The Library of Celsus
The Library of Celsus is one of the surviving samples of the Roman Empire libraries and an architectural masterpiece that twelve thousand scrolls were on its shelves once. It was built for the memory of Tiberius Julius Celsus Polemaeanus by his son Gaius Julius Aquila as a public library for Ephesians.
The library was 180 square meters that contains Celsus’s marble-decorated tomb in the cellar. Female statues of personifications of virtues -Sophia (wisdom), Episteme (knowledge), Ennoia (intelligence), Arete (excellence)- are giving the message that the man whom the library was built for have those virtues and points out that the visitors can gain them by reading the library’s resources. However, a statue of Celsus which was located on the second level of the facade once can be seen in the Istanbul Archaeological Museum. It portrayed Celsus in the military garments that may underline that his descendants are proud of his military career because the library construction ended after he passed away.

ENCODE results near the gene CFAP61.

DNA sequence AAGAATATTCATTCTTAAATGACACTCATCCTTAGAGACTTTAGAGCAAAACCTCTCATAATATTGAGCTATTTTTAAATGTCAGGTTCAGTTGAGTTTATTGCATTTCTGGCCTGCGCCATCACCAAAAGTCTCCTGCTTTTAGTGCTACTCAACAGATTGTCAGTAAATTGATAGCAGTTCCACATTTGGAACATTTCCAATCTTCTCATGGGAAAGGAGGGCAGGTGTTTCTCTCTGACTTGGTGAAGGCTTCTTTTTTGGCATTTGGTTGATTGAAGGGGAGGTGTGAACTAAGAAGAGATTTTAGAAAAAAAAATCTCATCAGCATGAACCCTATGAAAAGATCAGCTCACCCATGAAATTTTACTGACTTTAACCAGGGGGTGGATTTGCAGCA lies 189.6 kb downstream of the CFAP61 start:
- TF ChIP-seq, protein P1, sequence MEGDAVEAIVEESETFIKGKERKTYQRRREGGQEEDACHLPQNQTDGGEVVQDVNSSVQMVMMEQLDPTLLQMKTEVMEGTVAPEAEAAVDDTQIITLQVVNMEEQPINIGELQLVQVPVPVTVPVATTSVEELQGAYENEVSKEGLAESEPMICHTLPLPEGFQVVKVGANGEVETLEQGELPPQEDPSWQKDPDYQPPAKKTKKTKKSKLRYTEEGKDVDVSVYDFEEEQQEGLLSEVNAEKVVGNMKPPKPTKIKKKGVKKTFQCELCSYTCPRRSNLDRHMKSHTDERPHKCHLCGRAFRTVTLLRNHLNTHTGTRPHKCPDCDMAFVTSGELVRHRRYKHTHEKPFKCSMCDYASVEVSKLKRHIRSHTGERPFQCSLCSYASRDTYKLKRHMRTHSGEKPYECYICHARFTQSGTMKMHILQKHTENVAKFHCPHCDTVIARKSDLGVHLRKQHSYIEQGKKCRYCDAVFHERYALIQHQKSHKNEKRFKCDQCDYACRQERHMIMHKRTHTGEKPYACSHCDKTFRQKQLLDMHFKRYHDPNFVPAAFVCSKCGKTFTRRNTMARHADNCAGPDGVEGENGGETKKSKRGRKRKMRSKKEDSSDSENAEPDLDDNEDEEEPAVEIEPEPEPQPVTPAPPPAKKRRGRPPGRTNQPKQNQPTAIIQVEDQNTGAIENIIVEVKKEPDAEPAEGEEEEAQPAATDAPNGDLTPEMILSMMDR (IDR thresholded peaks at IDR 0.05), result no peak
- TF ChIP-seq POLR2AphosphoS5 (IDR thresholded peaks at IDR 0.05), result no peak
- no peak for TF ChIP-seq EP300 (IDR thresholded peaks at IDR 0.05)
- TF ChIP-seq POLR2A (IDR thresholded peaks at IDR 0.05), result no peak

The earthquakes and fire inflicted serious damage to the library but yet its ruins which reach today have a stunning and iconic view.